Compression algorithms for nearly uniform data

I've seen questions on compression algorithms around SE, but none quite fit what I'm looking for. Clearly truly uniformly distributed data cannot be compressed, but how close can we get?

My (probably incorrect) thoughts: I would imagine that by transforming the data (normalizing in some way?), you could accentuate the non-uniformity aspects of nearly uniform data and then use that transformed set to compress, perhaps along with the inverse transform or its parameters. But maybe I'm totally wrong and they all perform equally terribly as the data approaches uniformity?

When I look at lists of (lossless) compression algorithms, I don't see them ranked by how effective they are against certain types of data, at least not in any concrete terms. Does anyone know of a source that dives into this?

As background, I have an application where the data set is not independent, but nevertheless appears to be nearly uniform (most of the symbols have very low frequencies, and none of them have very high frequencies). So I was wondering if there are algorithms that can exploit the sampling dependence even if the data frequencies are mostly low. Then of course it would be more helpful to have a source that detailed exactly why some compression algorithms might perform better at this than others, if such a thing existed.

1 answer

  • answered 2020-10-22 17:42 btilly

    The short answer is no. Such a thing both does not and cannot exist.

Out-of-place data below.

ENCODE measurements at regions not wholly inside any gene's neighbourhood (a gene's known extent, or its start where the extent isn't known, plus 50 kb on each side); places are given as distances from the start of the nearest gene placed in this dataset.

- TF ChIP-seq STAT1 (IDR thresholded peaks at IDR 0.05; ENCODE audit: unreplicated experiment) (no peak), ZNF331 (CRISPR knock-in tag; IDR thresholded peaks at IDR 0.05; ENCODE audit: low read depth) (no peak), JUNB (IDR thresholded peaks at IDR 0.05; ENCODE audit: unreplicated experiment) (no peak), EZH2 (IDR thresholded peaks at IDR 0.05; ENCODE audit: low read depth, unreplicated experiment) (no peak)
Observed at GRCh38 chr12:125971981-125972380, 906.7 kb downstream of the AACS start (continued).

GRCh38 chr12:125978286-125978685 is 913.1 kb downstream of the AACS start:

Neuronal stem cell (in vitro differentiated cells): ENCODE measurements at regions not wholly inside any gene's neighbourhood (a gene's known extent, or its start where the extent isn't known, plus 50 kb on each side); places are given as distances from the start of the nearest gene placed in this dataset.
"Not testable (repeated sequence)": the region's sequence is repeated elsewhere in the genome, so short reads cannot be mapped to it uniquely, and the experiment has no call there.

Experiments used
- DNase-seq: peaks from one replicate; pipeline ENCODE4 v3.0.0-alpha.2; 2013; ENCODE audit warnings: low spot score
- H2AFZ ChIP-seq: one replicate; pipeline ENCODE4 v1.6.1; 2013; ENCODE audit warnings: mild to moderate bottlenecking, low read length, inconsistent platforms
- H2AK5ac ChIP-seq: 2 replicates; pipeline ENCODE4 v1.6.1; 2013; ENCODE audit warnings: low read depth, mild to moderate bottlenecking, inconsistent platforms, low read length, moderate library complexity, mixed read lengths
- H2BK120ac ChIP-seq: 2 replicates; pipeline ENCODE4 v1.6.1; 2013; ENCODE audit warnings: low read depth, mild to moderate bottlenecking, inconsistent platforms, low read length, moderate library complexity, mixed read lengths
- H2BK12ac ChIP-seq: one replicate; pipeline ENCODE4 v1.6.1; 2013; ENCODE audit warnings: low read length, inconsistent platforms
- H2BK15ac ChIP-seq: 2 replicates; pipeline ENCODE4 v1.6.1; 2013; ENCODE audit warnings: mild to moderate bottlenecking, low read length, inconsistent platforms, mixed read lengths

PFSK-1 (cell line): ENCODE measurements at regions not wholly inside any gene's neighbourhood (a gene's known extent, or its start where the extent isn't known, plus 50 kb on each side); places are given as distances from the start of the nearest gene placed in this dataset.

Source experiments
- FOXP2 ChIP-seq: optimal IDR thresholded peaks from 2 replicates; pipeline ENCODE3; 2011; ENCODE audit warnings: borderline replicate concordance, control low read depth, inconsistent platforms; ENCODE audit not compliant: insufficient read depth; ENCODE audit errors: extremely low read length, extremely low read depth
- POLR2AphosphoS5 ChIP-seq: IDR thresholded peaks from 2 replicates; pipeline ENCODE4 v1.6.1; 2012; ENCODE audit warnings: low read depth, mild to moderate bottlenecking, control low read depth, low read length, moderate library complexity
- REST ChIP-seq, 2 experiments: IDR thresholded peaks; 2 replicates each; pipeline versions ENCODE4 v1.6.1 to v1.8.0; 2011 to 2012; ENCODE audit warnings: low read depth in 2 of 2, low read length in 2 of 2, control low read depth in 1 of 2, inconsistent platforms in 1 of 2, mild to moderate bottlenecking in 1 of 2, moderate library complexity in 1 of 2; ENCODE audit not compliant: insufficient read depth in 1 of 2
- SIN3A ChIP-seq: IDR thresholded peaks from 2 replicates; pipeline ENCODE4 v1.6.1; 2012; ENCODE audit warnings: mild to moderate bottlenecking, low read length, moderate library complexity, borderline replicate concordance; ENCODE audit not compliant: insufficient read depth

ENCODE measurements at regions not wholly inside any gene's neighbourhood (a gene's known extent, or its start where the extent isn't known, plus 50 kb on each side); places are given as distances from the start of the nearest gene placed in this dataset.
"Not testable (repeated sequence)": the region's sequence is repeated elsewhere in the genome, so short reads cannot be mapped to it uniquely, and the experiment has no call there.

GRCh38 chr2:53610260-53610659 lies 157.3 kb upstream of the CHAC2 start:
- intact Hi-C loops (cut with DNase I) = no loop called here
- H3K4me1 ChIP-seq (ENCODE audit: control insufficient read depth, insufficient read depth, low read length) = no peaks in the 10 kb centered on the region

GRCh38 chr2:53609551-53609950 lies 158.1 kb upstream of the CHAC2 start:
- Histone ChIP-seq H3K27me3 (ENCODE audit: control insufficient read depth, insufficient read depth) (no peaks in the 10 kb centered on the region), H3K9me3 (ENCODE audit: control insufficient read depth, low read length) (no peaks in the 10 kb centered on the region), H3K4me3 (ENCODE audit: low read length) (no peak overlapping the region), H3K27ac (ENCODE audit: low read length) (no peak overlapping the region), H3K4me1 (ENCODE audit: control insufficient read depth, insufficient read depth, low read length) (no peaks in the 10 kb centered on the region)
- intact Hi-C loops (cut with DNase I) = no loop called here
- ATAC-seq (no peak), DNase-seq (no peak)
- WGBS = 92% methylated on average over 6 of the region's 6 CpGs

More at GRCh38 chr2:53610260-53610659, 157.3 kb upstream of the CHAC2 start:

The long answer involves information theory.

    What matters to a compression algorithm is not how hard it is to say the thing you are specifying. It is how many equally likely things could you have said instead, but didn't. That is, if you have M things you might have said that were equally likely, you must send a signal long enough that it specifies which of the M you said. And that requires log_2(M) bits to make it clear which one you actually said.

    In the case of a stream of independent symbols, each with a known probability, we can figure out how many messages could be sent with equal likelihood. And thereby put a lower bound on how efficiently a message can be compressed. That lower bound is the entropy bits per symbol sent. This lower bound is actually achieved by Huffman coding.

    In order to do better than Huffman coding, we must find some additional structure to our messages. For example language often has correlations where "h" is likely to follow "t". Or in images, the color of a pixel tends to be similar to the color of a nearby pixel. Any such structure reduces the number of equally likely messages we could have sent, and opens up the possibility of a better compression algorithm.

    However you've not described such a structure. So Huffman coding is the best you can do. And if the symbol probabilities are close to each other, it won't give you very much.